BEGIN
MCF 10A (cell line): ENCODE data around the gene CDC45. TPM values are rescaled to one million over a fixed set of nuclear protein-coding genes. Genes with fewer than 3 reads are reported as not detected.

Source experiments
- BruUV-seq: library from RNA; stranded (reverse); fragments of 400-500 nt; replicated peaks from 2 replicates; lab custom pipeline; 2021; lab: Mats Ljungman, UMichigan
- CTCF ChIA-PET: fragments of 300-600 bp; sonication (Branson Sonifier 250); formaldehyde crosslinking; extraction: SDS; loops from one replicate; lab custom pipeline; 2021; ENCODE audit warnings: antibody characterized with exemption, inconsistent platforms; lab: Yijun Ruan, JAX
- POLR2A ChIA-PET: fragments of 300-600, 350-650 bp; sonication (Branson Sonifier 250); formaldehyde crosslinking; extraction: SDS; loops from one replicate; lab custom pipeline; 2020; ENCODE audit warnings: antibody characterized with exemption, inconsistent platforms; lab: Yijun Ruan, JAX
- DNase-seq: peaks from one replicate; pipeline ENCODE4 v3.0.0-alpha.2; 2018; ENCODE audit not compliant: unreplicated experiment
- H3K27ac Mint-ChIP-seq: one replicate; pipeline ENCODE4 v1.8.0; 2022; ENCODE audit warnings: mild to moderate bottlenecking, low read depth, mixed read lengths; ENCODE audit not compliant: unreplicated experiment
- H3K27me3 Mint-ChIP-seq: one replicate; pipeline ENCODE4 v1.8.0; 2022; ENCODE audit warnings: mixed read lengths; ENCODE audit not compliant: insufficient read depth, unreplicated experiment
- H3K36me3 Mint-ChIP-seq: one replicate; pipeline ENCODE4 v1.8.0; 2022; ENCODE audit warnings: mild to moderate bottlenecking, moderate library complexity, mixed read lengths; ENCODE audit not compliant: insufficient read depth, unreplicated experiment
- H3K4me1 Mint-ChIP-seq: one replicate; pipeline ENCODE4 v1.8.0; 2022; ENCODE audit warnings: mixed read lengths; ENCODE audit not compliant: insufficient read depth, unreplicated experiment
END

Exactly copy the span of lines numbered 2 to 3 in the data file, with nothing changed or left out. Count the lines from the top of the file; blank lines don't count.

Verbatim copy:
Source experiments
- BruUV-seq: library from RNA; stranded (reverse); fragments of 400-500 nt; replicated peaks from 2 replicates; lab custom pipeline; 2021; lab: Mats Ljungman, UMichigan